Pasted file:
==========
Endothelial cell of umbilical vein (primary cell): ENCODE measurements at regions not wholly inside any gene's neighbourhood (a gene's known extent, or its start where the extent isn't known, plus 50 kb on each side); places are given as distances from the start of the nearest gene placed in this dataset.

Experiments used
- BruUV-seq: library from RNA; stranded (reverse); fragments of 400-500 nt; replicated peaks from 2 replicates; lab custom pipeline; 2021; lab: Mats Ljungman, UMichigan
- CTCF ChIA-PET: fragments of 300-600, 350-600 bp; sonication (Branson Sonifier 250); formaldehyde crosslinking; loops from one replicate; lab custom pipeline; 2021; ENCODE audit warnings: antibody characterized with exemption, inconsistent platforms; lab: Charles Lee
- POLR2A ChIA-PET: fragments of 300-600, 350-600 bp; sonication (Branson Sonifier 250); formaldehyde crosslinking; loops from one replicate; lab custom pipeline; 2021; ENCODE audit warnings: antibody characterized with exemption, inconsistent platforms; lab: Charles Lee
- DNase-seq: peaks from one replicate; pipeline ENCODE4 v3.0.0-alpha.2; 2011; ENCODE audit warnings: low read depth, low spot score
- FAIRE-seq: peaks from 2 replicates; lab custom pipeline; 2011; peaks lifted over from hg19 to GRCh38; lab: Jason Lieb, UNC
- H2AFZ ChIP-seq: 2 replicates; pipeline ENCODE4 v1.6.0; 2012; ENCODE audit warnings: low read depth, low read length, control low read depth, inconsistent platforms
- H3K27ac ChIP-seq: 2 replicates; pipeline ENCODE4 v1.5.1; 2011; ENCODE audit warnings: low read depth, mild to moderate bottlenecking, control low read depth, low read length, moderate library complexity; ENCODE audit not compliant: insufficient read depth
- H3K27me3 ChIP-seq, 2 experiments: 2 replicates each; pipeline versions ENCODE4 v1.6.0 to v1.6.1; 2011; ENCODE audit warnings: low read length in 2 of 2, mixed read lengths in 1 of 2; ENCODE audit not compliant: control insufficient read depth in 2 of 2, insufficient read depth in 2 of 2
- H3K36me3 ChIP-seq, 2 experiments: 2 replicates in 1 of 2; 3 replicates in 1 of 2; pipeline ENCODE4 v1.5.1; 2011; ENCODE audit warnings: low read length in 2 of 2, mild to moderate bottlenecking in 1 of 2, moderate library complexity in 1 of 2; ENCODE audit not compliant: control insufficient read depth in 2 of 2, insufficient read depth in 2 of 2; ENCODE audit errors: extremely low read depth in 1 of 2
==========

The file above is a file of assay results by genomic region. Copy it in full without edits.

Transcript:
Endothelial cell of umbilical vein (primary cell): ENCODE measurements at regions not wholly inside any gene's neighbourhood (a gene's known extent, or its start where the extent isn't known, plus 50 kb on each side); places are given as distances from the start of the nearest gene placed in this dataset.

Experiments used
- BruUV-seq: library from RNA; stranded (reverse); fragments of 400-500 nt; replicated peaks from 2 replicates; lab custom pipeline; 2021; lab: Mats Ljungman, UMichigan
- CTCF ChIA-PET: fragments of 300-600, 350-600 bp; sonication (Branson Sonifier 250); formaldehyde crosslinking; loops from one replicate; lab custom pipeline; 2021; ENCODE audit warnings: antibody characterized with exemption, inconsistent platforms; lab: Charles Lee
- POLR2A ChIA-PET: fragments of 300-600, 350-600 bp; sonication (Branson Sonifier 250); formaldehyde crosslinking; loops from one replicate; lab custom pipeline; 2021; ENCODE audit warnings: antibody characterized with exemption, inconsistent platforms; lab: Charles Lee
- DNase-seq: peaks from one replicate; pipeline ENCODE4 v3.0.0-alpha.2; 2011; ENCODE audit warnings: low read depth, low spot score
- FAIRE-seq: peaks from 2 replicates; lab custom pipeline; 2011; peaks lifted over from hg19 to GRCh38; lab: Jason Lieb, UNC
- H2AFZ ChIP-seq: 2 replicates; pipeline ENCODE4 v1.6.0; 2012; ENCODE audit warnings: low read depth, low read length, control low read depth, inconsistent platforms
- H3K27ac ChIP-seq: 2 replicates; pipeline ENCODE4 v1.5.1; 2011; ENCODE audit warnings: low read depth, mild to moderate bottlenecking, control low read depth, low read length, moderate library complexity; ENCODE audit not compliant: insufficient read depth
- H3K27me3 ChIP-seq, 2 experiments: 2 replicates each; pipeline versions ENCODE4 v1.6.0 to v1.6.1; 2011; ENCODE audit warnings: low read length in 2 of 2, mixed read lengths in 1 of 2; ENCODE audit not compliant: control insufficient read depth in 2 of 2, insufficient read depth in 2 of 2
- H3K36me3 ChIP-seq, 2 experiments: 2 replicates in 1 of 2; 3 replicates in 1 of 2; pipeline ENCODE4 v1.5.1; 2011; ENCODE audit warnings: low read length in 2 of 2, mild to moderate bottlenecking in 1 of 2, moderate library complexity in 1 of 2; ENCODE audit not compliant: control insufficient read depth in 2 of 2, insufficient read depth in 2 of 2; ENCODE audit errors: extremely low read depth in 1 of 2